The importance of our names
By Oren B. Helbok
I have a favorite Art Cart activity that works well with new groups, as an introduction: I pass out printer paper and markers and show them my own first name, drawn in big “bubble letters”; then I quickly decorate it to represent things important to me and that describe me, turning the “O” into a bicycle wheel, or my whole name into a steam locomotive. At a day camp in the summer of 2017, in a group of about fifty children, I came into the room and could not help but notice one boy in particular, about seven years old – loud, in constant motion, seemingly everywhere all of the time. The counselors got the group seated and attentive, and I described the project and then got out of the way: The children worked mostly quietly, and I walked around offering encouragement and occasional prompts to those who needed them. After twenty minutes, a boy – the same boy I had noticed earlier – came up to me to show me his drawing. He had carefully written “Kenny” in big block letters; on top of the “K” he had drawn a little person kicking a football, and the ball arced right through the uprights of the “Y”. This activity touched something deep inside Kenny, and his smile lit up the room.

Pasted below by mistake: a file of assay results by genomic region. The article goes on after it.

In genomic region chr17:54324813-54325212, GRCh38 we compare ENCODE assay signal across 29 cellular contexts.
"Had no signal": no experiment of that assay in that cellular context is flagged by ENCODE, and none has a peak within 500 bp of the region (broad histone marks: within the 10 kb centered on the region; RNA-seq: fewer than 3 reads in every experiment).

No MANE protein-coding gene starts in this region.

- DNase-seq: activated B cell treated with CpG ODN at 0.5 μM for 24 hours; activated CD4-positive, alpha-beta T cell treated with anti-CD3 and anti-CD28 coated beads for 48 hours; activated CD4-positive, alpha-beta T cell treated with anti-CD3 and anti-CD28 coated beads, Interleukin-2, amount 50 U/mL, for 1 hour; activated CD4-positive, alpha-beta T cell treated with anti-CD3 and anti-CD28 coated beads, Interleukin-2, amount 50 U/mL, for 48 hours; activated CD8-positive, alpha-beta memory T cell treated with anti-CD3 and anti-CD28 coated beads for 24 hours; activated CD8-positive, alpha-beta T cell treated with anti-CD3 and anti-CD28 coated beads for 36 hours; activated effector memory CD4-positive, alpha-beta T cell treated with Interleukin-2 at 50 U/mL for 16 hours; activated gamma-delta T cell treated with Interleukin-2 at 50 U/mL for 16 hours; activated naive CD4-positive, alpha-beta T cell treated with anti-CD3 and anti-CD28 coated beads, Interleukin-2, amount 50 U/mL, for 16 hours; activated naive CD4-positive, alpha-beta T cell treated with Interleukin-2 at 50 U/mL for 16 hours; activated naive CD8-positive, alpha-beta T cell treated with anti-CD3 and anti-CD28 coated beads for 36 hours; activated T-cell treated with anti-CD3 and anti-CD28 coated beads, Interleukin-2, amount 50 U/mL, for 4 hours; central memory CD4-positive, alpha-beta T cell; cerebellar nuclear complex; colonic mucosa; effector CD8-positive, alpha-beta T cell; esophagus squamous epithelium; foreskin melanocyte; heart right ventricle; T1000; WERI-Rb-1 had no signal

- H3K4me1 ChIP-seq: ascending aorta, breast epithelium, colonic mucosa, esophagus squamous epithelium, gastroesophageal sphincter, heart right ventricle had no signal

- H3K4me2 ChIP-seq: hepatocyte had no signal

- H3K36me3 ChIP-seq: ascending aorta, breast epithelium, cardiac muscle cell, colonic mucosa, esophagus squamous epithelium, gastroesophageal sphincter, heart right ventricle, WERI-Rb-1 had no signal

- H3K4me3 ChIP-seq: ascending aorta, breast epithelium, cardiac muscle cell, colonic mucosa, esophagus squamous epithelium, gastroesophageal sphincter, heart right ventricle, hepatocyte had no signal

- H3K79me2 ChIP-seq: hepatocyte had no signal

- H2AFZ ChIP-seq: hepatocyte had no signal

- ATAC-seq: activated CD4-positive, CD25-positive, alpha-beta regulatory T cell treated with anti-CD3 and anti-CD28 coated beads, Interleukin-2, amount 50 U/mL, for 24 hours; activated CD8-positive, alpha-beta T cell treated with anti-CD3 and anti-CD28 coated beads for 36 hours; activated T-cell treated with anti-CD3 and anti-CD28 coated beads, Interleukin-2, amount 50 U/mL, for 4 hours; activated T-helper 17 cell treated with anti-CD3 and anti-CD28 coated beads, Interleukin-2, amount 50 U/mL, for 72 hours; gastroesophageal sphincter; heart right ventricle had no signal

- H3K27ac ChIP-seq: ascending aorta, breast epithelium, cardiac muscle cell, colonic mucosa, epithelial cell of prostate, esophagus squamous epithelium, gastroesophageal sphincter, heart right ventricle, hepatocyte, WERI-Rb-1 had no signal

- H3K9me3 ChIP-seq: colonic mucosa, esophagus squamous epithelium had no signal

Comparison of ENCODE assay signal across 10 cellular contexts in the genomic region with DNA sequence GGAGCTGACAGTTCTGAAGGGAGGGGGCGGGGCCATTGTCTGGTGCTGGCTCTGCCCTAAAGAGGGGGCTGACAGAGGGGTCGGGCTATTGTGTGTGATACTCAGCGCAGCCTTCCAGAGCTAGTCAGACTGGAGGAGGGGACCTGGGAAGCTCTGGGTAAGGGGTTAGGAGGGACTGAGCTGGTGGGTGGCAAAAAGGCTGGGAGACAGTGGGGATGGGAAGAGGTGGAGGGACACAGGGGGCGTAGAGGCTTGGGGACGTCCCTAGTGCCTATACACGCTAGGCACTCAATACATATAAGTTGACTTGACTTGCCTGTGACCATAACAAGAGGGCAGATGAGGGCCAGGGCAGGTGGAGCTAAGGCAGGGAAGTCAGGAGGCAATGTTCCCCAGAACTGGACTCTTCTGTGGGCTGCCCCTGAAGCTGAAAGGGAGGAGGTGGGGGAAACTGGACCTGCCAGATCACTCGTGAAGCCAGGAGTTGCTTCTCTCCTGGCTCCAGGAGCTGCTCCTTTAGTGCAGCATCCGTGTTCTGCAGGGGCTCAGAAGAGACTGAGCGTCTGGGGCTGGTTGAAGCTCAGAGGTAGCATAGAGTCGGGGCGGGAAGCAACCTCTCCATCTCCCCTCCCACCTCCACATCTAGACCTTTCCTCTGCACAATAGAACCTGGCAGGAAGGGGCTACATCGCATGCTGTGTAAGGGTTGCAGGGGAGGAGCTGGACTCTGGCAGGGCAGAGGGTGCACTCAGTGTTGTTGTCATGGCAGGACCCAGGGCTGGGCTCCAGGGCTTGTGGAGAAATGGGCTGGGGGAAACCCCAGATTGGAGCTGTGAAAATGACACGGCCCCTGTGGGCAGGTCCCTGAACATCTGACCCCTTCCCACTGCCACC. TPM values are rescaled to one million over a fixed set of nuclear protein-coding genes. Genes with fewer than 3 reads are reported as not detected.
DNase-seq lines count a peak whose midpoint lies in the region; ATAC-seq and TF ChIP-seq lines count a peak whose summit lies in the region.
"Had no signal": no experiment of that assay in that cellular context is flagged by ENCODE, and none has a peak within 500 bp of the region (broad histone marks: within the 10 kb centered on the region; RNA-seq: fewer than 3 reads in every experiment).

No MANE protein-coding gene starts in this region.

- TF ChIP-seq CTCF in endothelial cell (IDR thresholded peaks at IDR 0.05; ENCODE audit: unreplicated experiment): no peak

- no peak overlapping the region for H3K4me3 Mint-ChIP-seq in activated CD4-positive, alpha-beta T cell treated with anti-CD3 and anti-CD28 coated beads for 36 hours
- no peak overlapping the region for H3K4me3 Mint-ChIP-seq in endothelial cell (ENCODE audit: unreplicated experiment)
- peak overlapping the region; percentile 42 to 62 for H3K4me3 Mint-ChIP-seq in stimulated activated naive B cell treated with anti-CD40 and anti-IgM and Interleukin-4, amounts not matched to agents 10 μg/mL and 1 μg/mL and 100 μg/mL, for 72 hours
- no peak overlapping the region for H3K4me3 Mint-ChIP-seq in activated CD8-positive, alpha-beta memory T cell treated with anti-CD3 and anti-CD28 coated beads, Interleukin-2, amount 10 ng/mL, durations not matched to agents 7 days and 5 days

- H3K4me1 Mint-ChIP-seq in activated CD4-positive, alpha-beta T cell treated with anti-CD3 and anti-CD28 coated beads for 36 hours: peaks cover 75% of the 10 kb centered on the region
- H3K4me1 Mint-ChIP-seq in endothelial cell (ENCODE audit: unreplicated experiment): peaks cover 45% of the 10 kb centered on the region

A little while ago, I did the same activity with four Alzheimer’s patients at a nursing home, four women in their seventies and eighties. After asking each woman her name, I drew the letters and encouraged her to decorate them. The first Eleanor drew a sun, a flower, a cat, and a little person whom she labeled “Paul” – her late husband. The second Eleanor, sitting next to her, looked at the drawing of the cat and said “Oh, my husband and I had a cat, we loved that cat, we didn’t have a name for that cat, we just called it ‘Kitty’, it was a Siamese cat, and then it died and we could never find another Siamese cat. Do they still have Siamese cats?” Florence, sitting next to her, looked and looked at her name, and then she drew fine, Pointillist lines connecting each letter to the next. Ada, who always smiles, said “I have no idea what to do with this.” Well, Ada, I said, you could color the letters in; you could use stripes, or polka dots. And then the second Eleanor started to sing, a song that she knew as a child in the 1930s: “Ain’t she cute, ain’t she sweet, she wears white socks on her dirty feet.” All four women laughed. Then the second Eleanor sang “Oh, What a Beautiful Morning”, and then “America the Beautiful” and the other three joined in. Then they sang “Amazing Grace” together, and “My Country ’Tis of Thee”. Simply having their names in front of them helped reanimate their personalities.
Making art serves as a catalyst for many experiences; I hope these two stories provide a sense of the breadth and depth of the experiences that we see every day with the Art Cart – experiences that we believe improve the quality of life for all who have them.
Oren with a resident of Nazareth Memory Center; photo by the Press Enterprise's Bill Hughes